War-weary Ukrainian Jews gathered on Sunday for prayer and candle-lighting ceremonies to kick off Hannukah, the so-called Festival of Lights, vowing to overcome blackouts caused by persistent Russian bombardment.
In the capital's iconic Independence Square, known as the Maidan, worshippers huddled together for warmth near what officials claimed was the largest Hannukah menorah -- a nine-branched candelabrum -- in Europe.
The annual, eight-night "Festival of Lights" commemorates the rebellion of Maccabee Jews against formidable Greek-Syrian forces beginning in 167 BC, an event that some believers say included a number of miracles pointing to divine providence.
The chief rabbi of Ukraine and Kyiv, Moshe Reuven Azman, told AFP the story behind the wintertime festival held "valuable lessons" for Ukraine in its resistance to ongoing Russian attacks.
"We light one small candle, but if you light it in the darkest room a small candle will push [out] a lot of darkness," he said.
"I say to Ukrainian people every day, we are the light and we push [out] a lot of darkness."
Sunday's celebrations came two days after Russia's latest wave of attacks left multiple cities without power and forced millions to endure sub-zero temperatures without heating or running water.
Ukrainian President Volodymyr Zelensky said late Saturday that electricity had been restored to almost six million Ukrainians, but noted ongoing problems with heat and water supplies and "large-scale outages" in many regions.
Kyiv mayor Vitali Klitschko denounced the aerial assaults in remarks on Sunday.
"The enemy wanted to leave us two days ago without light, without water, without heating," he said, while dismissing Russian President Vladimir Putin's claim that Ukraine is led by fascists and Nazis.
"It's a symbol for the Russians, because it does not make any sense for a fascist regime to put up the biggest menorah and celebrate Hannukah."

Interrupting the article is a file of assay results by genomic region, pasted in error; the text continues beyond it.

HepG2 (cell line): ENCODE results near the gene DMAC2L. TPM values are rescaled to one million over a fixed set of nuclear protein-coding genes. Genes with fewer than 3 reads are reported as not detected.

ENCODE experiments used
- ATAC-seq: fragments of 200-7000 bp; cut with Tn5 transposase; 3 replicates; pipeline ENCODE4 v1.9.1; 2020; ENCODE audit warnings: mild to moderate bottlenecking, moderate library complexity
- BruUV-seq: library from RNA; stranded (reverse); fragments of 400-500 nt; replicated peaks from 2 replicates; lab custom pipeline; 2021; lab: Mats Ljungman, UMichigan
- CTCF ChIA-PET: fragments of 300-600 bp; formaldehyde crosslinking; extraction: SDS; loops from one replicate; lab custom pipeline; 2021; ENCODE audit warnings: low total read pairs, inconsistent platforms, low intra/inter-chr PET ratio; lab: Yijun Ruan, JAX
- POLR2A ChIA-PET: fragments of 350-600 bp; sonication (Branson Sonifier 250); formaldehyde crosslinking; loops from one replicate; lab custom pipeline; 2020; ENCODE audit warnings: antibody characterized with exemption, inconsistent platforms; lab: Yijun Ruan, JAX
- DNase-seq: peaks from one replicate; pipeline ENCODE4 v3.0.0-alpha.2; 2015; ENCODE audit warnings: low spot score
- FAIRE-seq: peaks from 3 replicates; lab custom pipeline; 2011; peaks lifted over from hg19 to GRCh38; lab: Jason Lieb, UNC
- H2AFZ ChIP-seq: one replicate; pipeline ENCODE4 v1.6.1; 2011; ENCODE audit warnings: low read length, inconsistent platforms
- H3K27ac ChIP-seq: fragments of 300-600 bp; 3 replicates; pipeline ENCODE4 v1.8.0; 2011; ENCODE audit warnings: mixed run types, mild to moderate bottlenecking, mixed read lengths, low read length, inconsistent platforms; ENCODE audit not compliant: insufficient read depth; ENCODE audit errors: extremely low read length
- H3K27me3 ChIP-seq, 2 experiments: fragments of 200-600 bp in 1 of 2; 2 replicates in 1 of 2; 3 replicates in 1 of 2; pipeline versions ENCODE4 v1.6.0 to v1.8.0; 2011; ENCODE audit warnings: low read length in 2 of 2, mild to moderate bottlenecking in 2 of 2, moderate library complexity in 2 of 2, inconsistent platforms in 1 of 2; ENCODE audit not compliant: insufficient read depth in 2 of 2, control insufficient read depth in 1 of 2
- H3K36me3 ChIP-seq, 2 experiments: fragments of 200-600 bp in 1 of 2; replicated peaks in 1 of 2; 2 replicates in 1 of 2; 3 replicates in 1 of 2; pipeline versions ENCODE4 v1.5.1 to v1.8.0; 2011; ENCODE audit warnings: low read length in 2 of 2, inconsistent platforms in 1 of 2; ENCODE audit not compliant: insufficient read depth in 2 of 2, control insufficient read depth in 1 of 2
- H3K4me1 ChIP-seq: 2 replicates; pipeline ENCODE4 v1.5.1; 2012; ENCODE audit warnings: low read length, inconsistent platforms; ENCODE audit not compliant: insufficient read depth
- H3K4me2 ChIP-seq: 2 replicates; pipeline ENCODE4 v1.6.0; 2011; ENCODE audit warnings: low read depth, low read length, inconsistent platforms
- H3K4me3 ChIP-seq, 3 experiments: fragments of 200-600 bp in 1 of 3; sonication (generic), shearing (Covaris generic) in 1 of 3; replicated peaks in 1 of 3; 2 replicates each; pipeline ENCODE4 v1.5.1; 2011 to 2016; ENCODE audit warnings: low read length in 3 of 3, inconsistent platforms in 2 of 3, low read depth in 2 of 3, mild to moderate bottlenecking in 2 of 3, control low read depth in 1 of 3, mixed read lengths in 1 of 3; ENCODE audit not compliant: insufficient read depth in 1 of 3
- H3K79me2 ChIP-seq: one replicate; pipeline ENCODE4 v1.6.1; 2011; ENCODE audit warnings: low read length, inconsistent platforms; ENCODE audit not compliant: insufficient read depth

- Menorah 'miracles' -
Before Russia invaded in February, Ukraine was home to roughly 300,000 Jews, 50,000 of them in the capital, Rabbi Azman said.
To mark the beginning of Hannukah last year, Azman welcomed hundreds of worshippers into his synagogue in the city centre.
But this year, with authorities discouraging large gatherings amid the threat of missile attacks, he organised a humbler ceremony, lighting a menorah as eight men lined up behind him and joined him in prayer.
He told AFP he had spent time earlier in the day delivering food parcels and medicine, driving around the city in a van stocked with power banks and USB cables for those still without electricity.
The Russians "send us ballistic rockets, so we will send them kabbalistic rockets", he said, in a joking reference to Kabbalah, or Jewish mysticism.
In Independence Square, Volodymir Pankoff, a Ukrainian Jew who turned out for the menorah-lighting ceremony, said it gave him hope for a Ukrainian victory.
"The menorah shows miracles in the past and it will show miracles in the future as well. I'm sure that it will show miracles in Ukraine," said the 55-year-old who has volunteered to make camouflage nets for the military.
"We are volunteering, the guys are at the front, we are praying also -- and we hope that the war will finish as soon as possible."
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